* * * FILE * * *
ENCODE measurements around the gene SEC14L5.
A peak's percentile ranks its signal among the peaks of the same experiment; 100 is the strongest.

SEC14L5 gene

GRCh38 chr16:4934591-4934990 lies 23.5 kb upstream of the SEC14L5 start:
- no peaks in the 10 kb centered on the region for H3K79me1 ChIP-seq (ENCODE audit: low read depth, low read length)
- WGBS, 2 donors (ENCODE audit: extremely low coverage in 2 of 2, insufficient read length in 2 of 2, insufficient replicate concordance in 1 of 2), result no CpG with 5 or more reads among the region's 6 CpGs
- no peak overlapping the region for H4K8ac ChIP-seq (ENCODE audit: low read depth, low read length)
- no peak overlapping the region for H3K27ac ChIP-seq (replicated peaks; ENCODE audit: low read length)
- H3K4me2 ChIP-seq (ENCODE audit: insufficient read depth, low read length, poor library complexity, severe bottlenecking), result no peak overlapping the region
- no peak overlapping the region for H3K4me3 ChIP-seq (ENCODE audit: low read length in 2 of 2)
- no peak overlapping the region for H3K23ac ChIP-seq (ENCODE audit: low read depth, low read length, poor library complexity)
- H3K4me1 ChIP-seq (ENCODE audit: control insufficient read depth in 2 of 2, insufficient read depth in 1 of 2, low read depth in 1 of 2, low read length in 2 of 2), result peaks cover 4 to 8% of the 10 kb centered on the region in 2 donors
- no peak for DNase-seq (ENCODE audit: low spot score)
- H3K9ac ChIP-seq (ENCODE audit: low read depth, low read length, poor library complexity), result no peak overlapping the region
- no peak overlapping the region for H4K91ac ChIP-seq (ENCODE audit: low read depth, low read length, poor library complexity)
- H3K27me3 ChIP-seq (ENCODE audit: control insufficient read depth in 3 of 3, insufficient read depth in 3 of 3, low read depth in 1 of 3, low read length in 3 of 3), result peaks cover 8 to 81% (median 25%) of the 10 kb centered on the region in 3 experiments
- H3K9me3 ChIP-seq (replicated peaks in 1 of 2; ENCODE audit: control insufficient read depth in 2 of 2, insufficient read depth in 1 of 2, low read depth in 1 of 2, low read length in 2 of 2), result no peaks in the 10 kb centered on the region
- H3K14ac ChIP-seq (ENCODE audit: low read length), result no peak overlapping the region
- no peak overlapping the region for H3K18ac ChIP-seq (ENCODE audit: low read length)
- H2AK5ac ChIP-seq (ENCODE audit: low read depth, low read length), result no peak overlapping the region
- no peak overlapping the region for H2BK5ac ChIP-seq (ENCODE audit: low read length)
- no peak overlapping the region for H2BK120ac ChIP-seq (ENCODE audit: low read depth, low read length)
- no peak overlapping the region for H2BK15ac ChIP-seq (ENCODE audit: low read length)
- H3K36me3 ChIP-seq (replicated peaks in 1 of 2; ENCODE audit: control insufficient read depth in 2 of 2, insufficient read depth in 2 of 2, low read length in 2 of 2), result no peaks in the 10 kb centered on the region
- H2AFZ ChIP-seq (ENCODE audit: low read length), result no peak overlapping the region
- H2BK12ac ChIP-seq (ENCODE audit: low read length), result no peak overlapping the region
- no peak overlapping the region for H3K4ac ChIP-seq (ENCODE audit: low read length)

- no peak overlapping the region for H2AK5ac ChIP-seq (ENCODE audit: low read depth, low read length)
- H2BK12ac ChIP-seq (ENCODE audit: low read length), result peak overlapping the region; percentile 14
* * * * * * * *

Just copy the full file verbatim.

ENCODE measurements around the gene SEC14L5.
A peak's percentile ranks its signal among the peaks of the same experiment; 100 is the strongest.

SEC14L5 gene

GRCh38 chr16:4934591-4934990 lies 23.5 kb upstream of the SEC14L5 start:
- no peaks in the 10 kb centered on the region for H3K79me1 ChIP-seq (ENCODE audit: low read depth, low read length)
- WGBS, 2 donors (ENCODE audit: extremely low coverage in 2 of 2, insufficient read length in 2 of 2, insufficient replicate concordance in 1 of 2), result no CpG with 5 or more reads among the region's 6 CpGs
- no peak overlapping the region for H4K8ac ChIP-seq (ENCODE audit: low read depth, low read length)
- no peak overlapping the region for H3K27ac ChIP-seq (replicated peaks; ENCODE audit: low read length)
- H3K4me2 ChIP-seq (ENCODE audit: insufficient read depth, low read length, poor library complexity, severe bottlenecking), result no peak overlapping the region
- no peak overlapping the region for H3K4me3 ChIP-seq (ENCODE audit: low read length in 2 of 2)
- no peak overlapping the region for H3K23ac ChIP-seq (ENCODE audit: low read depth, low read length, poor library complexity)
- H3K4me1 ChIP-seq (ENCODE audit: control insufficient read depth in 2 of 2, insufficient read depth in 1 of 2, low read depth in 1 of 2, low read length in 2 of 2), result peaks cover 4 to 8% of the 10 kb centered on the region in 2 donors
- no peak for DNase-seq (ENCODE audit: low spot score)
- H3K9ac ChIP-seq (ENCODE audit: low read depth, low read length, poor library complexity), result no peak overlapping the region
- no peak overlapping the region for H4K91ac ChIP-seq (ENCODE audit: low read depth, low read length, poor library complexity)
- H3K27me3 ChIP-seq (ENCODE audit: control insufficient read depth in 3 of 3, insufficient read depth in 3 of 3, low read depth in 1 of 3, low read length in 3 of 3), result peaks cover 8 to 81% (median 25%) of the 10 kb centered on the region in 3 experiments
- H3K9me3 ChIP-seq (replicated peaks in 1 of 2; ENCODE audit: control insufficient read depth in 2 of 2, insufficient read depth in 1 of 2, low read depth in 1 of 2, low read length in 2 of 2), result no peaks in the 10 kb centered on the region
- H3K14ac ChIP-seq (ENCODE audit: low read length), result no peak overlapping the region
- no peak overlapping the region for H3K18ac ChIP-seq (ENCODE audit: low read length)
- H2AK5ac ChIP-seq (ENCODE audit: low read depth, low read length), result no peak overlapping the region
- no peak overlapping the region for H2BK5ac ChIP-seq (ENCODE audit: low read length)
- no peak overlapping the region for H2BK120ac ChIP-seq (ENCODE audit: low read depth, low read length)
- no peak overlapping the region for H2BK15ac ChIP-seq (ENCODE audit: low read length)
- H3K36me3 ChIP-seq (replicated peaks in 1 of 2; ENCODE audit: control insufficient read depth in 2 of 2, insufficient read depth in 2 of 2, low read length in 2 of 2), result no peaks in the 10 kb centered on the region
- H2AFZ ChIP-seq (ENCODE audit: low read length), result no peak overlapping the region
- H2BK12ac ChIP-seq (ENCODE audit: low read length), result no peak overlapping the region
- no peak overlapping the region for H3K4ac ChIP-seq (ENCODE audit: low read length)

- no peak overlapping the region for H2AK5ac ChIP-seq (ENCODE audit: low read depth, low read length)
- H2BK12ac ChIP-seq (ENCODE audit: low read length), result peak overlapping the region; percentile 14